Arsenic exposure disturbs brain development in humans. Although developmental neurotoxicity (DNT) of arsenic has been studied in vivo and in vitro, its mode-of-action (MoA) is not completely understood. Here, we characterize the adverse neurodevelopmental effects of sodium arsenite on developing human and rat neural progenitor cells (hNPC, rNPC). Moreover, we analyze the involvement of reactive oxygen species (ROS) and the role of the glutathione (GSH)-dependent antioxidative defense for arsenite-induced DNT in a species-specific manner. We determined IC50 values for sodium arsenite-dependent (0.1-10 μM) inhibition of hNPC and rNPC migration (6.0 μM; >10 μM), neuronal (2.7 μM; 4.4 μM) and oligodendrocyte (1.1 μM; 2.0 μM) differentiation. ROS involvement was studied by quantifying the expression of ROS-regulated genes, measuring glutathione (GSH) levels, inhibiting GSH synthesis and co-exposing cells to the antioxidant N-acetylcysteine. Arsenite reduces NPC migration, neurogenesis and oligodendrogenesis of differentiating hNPC and rNPC at sub-cytotoxic concentrations. Species-specific arsenite cytotoxicity and induction of antioxidative gene expression is inversely related to GSH levels with rNPC possessing >3-fold the amount of GSH than hNPC. Inhibition of GSH synthesis increased the sensitivity towards arsenite in rNPC > hNPC. N-acetylcysteine antagonized arsenite-mediated induction of HMOX1 expression as well as reduction of neuronal and oligodendrocyte differentiation in hNPC suggesting involvement of oxidative stress in arsenite DNT. hNPC are more sensitive towards arsenite-induced neurodevelopmental toxicity than rNPC, probably due to their lower antioxidative defense capacities. This species-specific MoA data might be useful for adverse outcome pathway generation and future integrated risk assessment strategies concerning DNT.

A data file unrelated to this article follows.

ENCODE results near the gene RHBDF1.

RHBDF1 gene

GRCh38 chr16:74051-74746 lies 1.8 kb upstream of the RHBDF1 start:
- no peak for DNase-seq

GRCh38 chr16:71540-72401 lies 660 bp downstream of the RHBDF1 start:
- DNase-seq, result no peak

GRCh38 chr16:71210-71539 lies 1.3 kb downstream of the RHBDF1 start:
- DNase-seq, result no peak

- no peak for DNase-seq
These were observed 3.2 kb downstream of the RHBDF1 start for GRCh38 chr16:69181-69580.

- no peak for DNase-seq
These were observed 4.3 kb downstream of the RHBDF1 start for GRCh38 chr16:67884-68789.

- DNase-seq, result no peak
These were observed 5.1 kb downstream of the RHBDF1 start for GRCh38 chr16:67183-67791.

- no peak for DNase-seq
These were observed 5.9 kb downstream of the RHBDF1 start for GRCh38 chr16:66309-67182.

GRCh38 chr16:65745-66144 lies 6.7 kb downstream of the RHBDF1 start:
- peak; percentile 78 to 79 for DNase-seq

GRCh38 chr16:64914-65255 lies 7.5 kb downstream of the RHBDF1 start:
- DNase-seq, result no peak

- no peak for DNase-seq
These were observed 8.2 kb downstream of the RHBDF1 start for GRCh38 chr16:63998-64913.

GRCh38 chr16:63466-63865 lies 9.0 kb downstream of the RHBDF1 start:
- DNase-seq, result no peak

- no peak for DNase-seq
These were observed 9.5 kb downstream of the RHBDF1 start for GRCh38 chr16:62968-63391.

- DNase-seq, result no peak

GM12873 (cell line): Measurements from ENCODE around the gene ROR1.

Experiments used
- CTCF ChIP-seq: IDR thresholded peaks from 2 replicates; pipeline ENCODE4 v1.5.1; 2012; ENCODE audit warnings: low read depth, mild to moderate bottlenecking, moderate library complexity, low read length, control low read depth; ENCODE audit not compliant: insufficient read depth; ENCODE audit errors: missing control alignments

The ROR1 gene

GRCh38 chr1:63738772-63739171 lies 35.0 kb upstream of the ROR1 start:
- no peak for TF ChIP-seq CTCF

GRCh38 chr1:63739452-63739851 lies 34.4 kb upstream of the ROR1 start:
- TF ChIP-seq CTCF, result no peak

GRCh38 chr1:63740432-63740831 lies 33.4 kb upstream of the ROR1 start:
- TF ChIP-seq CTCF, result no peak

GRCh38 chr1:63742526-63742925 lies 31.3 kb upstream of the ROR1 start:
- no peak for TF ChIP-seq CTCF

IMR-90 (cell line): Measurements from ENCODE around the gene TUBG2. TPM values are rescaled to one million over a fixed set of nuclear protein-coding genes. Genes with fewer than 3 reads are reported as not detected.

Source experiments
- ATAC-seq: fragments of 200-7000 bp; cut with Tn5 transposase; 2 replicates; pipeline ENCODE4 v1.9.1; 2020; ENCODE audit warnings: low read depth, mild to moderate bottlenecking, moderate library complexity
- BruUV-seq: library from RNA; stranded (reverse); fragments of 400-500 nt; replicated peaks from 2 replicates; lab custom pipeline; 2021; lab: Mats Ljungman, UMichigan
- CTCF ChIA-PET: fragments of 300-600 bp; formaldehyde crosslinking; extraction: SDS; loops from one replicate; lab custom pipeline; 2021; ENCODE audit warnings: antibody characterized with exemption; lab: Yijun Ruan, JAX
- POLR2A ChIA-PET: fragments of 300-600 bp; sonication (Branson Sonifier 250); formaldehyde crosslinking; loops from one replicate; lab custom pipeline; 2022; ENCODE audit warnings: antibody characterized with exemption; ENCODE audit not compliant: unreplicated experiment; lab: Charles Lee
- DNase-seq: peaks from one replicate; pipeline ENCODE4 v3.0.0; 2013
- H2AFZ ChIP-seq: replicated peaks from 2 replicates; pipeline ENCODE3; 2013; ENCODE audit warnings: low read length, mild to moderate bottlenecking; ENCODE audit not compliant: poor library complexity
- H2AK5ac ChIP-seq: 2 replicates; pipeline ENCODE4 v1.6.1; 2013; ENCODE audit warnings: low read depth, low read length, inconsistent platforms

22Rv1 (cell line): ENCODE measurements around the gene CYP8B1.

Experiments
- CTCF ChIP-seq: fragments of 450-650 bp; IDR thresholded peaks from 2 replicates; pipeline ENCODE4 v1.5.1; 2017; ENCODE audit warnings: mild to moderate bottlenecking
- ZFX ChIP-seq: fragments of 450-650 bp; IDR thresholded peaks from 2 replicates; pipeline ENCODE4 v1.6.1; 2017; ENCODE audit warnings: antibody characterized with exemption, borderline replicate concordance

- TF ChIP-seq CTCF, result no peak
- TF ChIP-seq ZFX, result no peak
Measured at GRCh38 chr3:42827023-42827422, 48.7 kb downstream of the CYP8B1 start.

Keywords: Alternative method; Developmental neurotoxicity; Mode-of-action; Neural progenitor cells; ROS; Testing battery.
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